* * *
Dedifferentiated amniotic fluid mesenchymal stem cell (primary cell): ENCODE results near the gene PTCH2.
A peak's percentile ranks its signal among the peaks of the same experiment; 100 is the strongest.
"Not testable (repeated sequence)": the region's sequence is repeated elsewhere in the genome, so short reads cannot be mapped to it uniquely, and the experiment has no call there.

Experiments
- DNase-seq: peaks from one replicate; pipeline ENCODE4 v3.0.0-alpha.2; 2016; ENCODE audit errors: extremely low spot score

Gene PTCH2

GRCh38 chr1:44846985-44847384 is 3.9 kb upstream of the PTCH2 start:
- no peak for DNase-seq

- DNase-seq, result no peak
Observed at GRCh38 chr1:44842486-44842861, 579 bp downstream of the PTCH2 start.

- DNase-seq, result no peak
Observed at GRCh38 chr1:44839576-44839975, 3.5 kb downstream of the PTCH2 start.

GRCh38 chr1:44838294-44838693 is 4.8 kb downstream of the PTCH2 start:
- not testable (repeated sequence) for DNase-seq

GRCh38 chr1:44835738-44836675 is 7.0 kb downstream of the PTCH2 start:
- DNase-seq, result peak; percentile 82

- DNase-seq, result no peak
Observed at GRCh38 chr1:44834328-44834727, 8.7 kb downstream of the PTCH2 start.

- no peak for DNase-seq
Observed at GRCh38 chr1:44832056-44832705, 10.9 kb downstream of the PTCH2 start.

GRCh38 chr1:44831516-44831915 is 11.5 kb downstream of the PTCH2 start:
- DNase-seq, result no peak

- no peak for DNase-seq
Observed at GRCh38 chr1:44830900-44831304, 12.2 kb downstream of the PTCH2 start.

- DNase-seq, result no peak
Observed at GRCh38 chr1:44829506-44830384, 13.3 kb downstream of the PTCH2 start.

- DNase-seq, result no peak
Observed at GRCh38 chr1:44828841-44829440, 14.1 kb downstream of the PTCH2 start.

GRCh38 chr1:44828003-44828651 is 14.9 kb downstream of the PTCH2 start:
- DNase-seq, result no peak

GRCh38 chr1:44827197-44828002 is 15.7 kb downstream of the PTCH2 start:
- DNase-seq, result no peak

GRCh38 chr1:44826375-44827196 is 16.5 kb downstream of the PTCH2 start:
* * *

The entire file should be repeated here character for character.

Dedifferentiated amniotic fluid mesenchymal stem cell (primary cell): ENCODE results near the gene PTCH2.
A peak's percentile ranks its signal among the peaks of the same experiment; 100 is the strongest.
"Not testable (repeated sequence)": the region's sequence is repeated elsewhere in the genome, so short reads cannot be mapped to it uniquely, and the experiment has no call there.

Experiments
- DNase-seq: peaks from one replicate; pipeline ENCODE4 v3.0.0-alpha.2; 2016; ENCODE audit errors: extremely low spot score

Gene PTCH2

GRCh38 chr1:44846985-44847384 is 3.9 kb upstream of the PTCH2 start:
- no peak for DNase-seq

- DNase-seq, result no peak
Observed at GRCh38 chr1:44842486-44842861, 579 bp downstream of the PTCH2 start.

- DNase-seq, result no peak
Observed at GRCh38 chr1:44839576-44839975, 3.5 kb downstream of the PTCH2 start.

GRCh38 chr1:44838294-44838693 is 4.8 kb downstream of the PTCH2 start:
- not testable (repeated sequence) for DNase-seq

GRCh38 chr1:44835738-44836675 is 7.0 kb downstream of the PTCH2 start:
- DNase-seq, result peak; percentile 82

- DNase-seq, result no peak
Observed at GRCh38 chr1:44834328-44834727, 8.7 kb downstream of the PTCH2 start.

- no peak for DNase-seq
Observed at GRCh38 chr1:44832056-44832705, 10.9 kb downstream of the PTCH2 start.

GRCh38 chr1:44831516-44831915 is 11.5 kb downstream of the PTCH2 start:
- DNase-seq, result no peak

- no peak for DNase-seq
Observed at GRCh38 chr1:44830900-44831304, 12.2 kb downstream of the PTCH2 start.

- DNase-seq, result no peak
Observed at GRCh38 chr1:44829506-44830384, 13.3 kb downstream of the PTCH2 start.

- DNase-seq, result no peak
Observed at GRCh38 chr1:44828841-44829440, 14.1 kb downstream of the PTCH2 start.

GRCh38 chr1:44828003-44828651 is 14.9 kb downstream of the PTCH2 start:
- DNase-seq, result no peak

GRCh38 chr1:44827197-44828002 is 15.7 kb downstream of the PTCH2 start:
- DNase-seq, result no peak

GRCh38 chr1:44826375-44827196 is 16.5 kb downstream of the PTCH2 start: